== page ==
Next Monday, March 3, 2014, the Hong Kong New Companies Ordinance will go into effect. The Hong Kong Legislative Council enacted this overhaul of the existing companies laws provisions in July 2012, and on October 25, 2013, the Secretary for Financial Services and the Treasury published the requisite notice to implement the upcoming March 3 effective date.
According to a January 24, 2014 Directorship article (here), the new statutory provisions “represent a major milestone in a comprehensive exercise to rewrite and modernize Hong Kong’s Companies Ordinance.” The New Companies Ordinance introduces a number of changes, including new provisions codifying the duties and liabilities of directors of Hong Kong companies. As discussed briefly below, these new provisions may have important D&O insurance implications.
The text of the New Companies Ordinance (NCO) can be found here. Part 10 of the New Companies Ordinance, which contains the new provisions regarding directors’ duties and liability, can be found here. A January 2014 PricewaterhouseCoopers summary of the changes in the NCO can be found here. A January 2014 summary from the Vistra firm of the NCO provisions pertaining to directors’ duties and liabilities can be found here.
With respect to the directors’ duties, in Section 465, the NCO codifies directors’ duties to exercise “reasonable care, skill and diligence.” The statutory provisions specify both objective and subjective standards for directors’ duties. A director is required to exercise the care, skill and diligence “that may reasonably expected of a person carrying out the functions carried out by the director in relation to the company,” as well “the general knowledge, skill and experience that the director has.”
As noted in the February 27, 2014 memo from the Meyer Brown JSM law firm (here), “directors are required to achieve at least the objective standard set out in Section 465 and the standard will be higher if they possess particular knowledge or skills.” Section 465 provides that the remedies for breach of the duty are the same as at common law or equity – that is, compensation or damages. Because the directors’ duties are owed to the company, “any claim is likely to be brought by shareholders or liquidators by way of derivative claim.”
With respect to the potential liability of officers, the NCO introduces the concept of a “Responsible Person,” who is a director or officer of the company who “authorizes or permits, participates in, or fails to take all reasonable steps to prevent” the violation of the NCO. Because the NCO removes the “willful” misconduct threshold that applies under the current Companies Ordinance, the NCO lowers the threshold for the imposition of liability and potentially increases directors and officers liability exposure.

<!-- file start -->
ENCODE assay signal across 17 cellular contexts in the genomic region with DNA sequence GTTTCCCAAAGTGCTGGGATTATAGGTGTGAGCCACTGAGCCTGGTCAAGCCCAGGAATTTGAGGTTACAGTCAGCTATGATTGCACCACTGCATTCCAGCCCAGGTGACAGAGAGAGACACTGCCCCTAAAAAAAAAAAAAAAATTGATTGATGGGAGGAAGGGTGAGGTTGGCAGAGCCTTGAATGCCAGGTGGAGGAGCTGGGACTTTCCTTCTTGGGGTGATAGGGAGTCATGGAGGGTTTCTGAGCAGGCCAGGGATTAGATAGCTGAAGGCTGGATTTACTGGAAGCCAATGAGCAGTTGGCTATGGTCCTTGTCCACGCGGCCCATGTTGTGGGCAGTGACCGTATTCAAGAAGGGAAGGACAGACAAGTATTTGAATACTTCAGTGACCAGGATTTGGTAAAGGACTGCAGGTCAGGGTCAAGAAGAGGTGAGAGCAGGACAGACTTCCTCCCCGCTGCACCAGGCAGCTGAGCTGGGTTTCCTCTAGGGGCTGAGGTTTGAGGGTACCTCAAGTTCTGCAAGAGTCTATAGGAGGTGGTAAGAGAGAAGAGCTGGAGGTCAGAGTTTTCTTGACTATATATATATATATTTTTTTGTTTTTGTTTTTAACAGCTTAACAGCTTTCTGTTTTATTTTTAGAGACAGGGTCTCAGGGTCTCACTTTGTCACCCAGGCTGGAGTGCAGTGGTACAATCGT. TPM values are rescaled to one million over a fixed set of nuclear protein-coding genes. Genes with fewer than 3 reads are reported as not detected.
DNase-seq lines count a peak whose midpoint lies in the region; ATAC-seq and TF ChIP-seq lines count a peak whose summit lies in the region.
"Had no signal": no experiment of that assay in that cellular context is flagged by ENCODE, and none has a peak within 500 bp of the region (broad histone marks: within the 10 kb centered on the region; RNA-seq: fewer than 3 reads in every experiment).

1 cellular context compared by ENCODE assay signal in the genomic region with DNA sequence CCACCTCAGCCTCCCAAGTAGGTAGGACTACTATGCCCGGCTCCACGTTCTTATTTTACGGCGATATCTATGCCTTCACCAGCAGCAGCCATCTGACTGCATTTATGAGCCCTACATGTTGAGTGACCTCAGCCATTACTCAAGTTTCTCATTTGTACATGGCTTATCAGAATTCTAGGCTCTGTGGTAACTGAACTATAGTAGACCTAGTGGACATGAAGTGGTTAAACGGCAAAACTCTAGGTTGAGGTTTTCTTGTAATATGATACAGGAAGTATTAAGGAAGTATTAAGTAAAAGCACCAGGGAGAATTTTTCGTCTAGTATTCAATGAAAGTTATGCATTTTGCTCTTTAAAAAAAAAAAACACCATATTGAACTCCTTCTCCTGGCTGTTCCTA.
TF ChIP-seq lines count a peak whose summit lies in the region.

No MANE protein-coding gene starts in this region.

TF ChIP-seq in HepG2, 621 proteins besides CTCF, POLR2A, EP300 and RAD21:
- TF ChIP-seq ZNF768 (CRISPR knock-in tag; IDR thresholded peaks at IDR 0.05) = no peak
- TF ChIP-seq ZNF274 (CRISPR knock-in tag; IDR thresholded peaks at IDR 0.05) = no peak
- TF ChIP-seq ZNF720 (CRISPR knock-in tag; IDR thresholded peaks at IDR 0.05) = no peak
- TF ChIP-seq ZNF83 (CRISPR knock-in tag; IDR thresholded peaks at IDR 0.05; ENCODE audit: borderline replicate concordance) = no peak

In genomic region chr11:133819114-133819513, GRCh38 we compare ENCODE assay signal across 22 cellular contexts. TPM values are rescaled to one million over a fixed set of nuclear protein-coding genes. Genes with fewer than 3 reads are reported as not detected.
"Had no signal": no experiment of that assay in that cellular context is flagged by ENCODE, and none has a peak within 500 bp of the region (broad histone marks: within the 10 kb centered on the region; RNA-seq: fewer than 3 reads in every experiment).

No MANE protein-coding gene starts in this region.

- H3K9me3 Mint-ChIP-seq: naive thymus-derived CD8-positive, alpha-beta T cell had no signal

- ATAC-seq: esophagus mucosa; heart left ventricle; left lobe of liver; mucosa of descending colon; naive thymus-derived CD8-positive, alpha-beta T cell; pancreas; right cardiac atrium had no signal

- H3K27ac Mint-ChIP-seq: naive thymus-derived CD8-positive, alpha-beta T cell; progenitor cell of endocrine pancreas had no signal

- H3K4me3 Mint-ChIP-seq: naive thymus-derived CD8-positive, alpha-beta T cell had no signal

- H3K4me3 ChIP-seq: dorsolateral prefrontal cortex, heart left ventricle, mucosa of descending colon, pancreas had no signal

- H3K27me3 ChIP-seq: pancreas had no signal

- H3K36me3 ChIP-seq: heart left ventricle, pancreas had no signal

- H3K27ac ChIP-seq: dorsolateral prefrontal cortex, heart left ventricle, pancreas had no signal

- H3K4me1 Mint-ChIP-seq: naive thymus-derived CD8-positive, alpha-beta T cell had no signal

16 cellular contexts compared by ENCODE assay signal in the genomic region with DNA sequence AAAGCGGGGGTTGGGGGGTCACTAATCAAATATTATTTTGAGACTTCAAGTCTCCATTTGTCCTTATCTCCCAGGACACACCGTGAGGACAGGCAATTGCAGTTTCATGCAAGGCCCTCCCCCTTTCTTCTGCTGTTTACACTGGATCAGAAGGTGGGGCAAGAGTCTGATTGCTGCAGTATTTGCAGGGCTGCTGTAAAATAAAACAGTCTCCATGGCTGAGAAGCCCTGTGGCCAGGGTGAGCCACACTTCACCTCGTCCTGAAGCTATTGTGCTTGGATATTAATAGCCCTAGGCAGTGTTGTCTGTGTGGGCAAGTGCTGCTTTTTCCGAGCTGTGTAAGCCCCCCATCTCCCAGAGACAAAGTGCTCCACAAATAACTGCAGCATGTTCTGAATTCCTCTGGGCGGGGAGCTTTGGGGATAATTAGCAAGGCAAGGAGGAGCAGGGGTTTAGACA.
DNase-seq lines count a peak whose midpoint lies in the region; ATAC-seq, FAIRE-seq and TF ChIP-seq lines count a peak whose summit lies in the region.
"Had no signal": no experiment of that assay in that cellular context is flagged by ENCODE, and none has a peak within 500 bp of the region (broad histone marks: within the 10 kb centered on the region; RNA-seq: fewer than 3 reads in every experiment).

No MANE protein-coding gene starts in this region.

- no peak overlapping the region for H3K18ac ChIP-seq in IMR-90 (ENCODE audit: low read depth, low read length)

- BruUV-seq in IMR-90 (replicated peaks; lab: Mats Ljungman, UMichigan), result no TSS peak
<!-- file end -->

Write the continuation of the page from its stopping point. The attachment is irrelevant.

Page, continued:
The NCO permits companies to indemnify directors for liabilities incurred to third parties, subject to specified conditions. However, as is the case under the existing Companies Ordinance, the NCO prohibits companies from indemnifying directors for liabilities to the company itself or an associated company, as well as “any liability incurred “in criminal proceedings.
Significantly, Section 468 (4) NCO expressly provides that the NCO’s indemnifications provision “does not prevent a company from taking out and keeping in force insurance for a director … against any liability attaching to the director in connection with any negligence, default, breach of duty or breach of trust (except for fraud” in relation to the company or associated company” or “any liability incurred by the director in defending any proceedings.”
In light of the new codification of the directors duty of care, skill and diligence and the NCO’s “new formulation of “Responsible Persons,” directors will, according to the Meyer Brown JSM memo, face “a risk of increased exposure.” Moreover, because the NCO prohibits indemnification under certain circumstances, “directors must therefore rely on the protection afforded by Side A of the D&O Insurance and should ensure that the cover extends to any breach of statutory provisions,” such as the NCO.
In addition, because the NCO permits indemnification of directors for liabilities to third parties, “companies should ensure that the reimbursement cover under Side B of the D&O insurance is sufficient to cover any reimbursement.” I know our Hong Kong colleagues are well aware that these changes have been coming but for the rest of us, it is important to know that these changes are about to take effect.
As for Hong Kong itself, it is a great place, as I noted in my Travel Post (here) about my visit to the city. I took the picture at the top of this post from Victoria Peak while I was there.